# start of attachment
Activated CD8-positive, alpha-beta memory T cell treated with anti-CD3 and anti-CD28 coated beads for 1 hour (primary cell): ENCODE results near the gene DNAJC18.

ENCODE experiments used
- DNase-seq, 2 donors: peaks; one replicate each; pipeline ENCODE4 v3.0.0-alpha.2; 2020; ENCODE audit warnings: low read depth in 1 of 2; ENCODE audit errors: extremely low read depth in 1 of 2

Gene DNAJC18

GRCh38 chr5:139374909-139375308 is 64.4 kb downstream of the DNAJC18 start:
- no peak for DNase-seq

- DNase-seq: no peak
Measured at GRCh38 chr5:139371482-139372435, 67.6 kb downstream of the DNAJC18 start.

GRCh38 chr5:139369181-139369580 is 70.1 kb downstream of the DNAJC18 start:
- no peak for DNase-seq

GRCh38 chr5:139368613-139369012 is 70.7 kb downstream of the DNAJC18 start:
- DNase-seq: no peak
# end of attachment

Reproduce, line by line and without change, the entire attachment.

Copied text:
Activated CD8-positive, alpha-beta memory T cell treated with anti-CD3 and anti-CD28 coated beads for 1 hour (primary cell): ENCODE results near the gene DNAJC18.

ENCODE experiments used
- DNase-seq, 2 donors: peaks; one replicate each; pipeline ENCODE4 v3.0.0-alpha.2; 2020; ENCODE audit warnings: low read depth in 1 of 2; ENCODE audit errors: extremely low read depth in 1 of 2

Gene DNAJC18

GRCh38 chr5:139374909-139375308 is 64.4 kb downstream of the DNAJC18 start:
- no peak for DNase-seq

- DNase-seq: no peak
Measured at GRCh38 chr5:139371482-139372435, 67.6 kb downstream of the DNAJC18 start.

GRCh38 chr5:139369181-139369580 is 70.1 kb downstream of the DNAJC18 start:
- no peak for DNase-seq

GRCh38 chr5:139368613-139369012 is 70.7 kb downstream of the DNAJC18 start:
- DNase-seq: no peak